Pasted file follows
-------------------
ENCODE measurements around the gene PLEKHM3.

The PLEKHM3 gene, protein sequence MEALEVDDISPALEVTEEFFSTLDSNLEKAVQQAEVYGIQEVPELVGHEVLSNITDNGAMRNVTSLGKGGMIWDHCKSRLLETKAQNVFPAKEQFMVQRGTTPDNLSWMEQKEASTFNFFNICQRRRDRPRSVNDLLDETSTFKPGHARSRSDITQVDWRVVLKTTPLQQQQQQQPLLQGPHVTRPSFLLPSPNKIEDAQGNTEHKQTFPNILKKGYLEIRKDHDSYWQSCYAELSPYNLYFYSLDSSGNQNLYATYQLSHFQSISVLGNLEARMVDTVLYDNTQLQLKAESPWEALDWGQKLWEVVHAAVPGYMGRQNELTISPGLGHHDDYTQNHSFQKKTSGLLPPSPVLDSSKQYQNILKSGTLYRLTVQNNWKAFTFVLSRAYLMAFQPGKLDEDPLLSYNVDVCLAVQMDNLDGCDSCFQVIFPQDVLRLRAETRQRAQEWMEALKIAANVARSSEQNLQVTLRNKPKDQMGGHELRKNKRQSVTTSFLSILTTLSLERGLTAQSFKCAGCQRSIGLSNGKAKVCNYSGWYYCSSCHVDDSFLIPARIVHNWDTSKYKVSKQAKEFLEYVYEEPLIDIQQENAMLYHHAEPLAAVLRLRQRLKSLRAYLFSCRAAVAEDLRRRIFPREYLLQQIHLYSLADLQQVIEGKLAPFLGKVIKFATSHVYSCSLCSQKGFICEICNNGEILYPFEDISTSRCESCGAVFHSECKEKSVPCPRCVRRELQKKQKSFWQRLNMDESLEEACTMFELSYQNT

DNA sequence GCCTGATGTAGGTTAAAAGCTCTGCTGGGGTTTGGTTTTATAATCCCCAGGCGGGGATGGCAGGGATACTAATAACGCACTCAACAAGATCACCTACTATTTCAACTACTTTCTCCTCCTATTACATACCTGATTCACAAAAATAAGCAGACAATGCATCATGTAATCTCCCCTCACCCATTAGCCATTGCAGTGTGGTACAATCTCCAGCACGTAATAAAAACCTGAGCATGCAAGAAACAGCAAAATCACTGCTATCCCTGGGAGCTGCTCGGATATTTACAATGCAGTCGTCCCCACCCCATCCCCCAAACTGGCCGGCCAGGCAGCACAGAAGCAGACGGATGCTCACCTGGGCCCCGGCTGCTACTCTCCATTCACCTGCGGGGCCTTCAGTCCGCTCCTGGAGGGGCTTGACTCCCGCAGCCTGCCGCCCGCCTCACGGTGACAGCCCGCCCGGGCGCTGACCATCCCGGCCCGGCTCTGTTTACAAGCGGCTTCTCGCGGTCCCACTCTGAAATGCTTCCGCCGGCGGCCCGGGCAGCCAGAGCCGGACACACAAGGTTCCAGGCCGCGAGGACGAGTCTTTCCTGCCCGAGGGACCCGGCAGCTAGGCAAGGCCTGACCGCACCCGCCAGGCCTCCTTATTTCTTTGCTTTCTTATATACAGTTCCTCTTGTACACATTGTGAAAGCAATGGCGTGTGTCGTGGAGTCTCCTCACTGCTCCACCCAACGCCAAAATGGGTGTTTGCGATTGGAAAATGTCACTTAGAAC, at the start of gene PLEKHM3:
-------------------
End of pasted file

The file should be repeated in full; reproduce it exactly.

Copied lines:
ENCODE measurements around the gene PLEKHM3.

The PLEKHM3 gene, protein sequence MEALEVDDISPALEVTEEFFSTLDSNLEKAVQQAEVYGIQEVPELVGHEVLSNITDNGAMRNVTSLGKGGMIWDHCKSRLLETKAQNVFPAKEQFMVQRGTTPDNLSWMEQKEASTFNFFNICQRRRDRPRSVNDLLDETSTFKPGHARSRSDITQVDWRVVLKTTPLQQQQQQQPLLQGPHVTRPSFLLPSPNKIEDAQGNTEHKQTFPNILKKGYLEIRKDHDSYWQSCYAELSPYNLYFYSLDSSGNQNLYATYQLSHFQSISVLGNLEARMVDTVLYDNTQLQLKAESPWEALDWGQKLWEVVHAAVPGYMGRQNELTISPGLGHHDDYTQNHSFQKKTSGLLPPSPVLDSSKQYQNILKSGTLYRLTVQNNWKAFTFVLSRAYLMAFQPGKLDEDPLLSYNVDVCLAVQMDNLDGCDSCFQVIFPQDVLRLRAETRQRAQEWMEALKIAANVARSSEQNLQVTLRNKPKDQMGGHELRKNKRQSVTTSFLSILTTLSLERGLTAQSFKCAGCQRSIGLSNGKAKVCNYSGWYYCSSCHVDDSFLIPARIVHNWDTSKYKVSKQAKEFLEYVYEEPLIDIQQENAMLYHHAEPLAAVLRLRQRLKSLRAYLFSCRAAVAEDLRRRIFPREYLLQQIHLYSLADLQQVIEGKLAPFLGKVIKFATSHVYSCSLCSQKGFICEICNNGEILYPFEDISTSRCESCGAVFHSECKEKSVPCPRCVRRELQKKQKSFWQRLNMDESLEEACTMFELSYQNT

DNA sequence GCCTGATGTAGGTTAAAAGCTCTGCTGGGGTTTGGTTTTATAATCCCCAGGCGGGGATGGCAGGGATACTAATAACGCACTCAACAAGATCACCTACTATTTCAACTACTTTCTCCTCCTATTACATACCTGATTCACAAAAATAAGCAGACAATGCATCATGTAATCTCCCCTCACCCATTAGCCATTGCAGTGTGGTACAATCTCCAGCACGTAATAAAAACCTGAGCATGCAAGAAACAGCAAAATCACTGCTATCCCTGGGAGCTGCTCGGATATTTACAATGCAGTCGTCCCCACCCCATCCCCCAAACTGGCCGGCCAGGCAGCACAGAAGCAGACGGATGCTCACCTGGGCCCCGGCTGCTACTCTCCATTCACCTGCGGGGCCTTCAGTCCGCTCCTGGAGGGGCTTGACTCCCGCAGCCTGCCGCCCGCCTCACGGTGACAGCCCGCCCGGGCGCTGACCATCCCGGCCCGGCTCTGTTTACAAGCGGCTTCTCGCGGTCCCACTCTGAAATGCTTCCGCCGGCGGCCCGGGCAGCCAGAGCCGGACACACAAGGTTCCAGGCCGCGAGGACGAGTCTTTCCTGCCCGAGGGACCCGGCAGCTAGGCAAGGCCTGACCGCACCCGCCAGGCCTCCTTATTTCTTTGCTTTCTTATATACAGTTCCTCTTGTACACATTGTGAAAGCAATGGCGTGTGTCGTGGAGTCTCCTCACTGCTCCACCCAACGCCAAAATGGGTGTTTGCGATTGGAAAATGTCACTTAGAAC, at the start of gene PLEKHM3: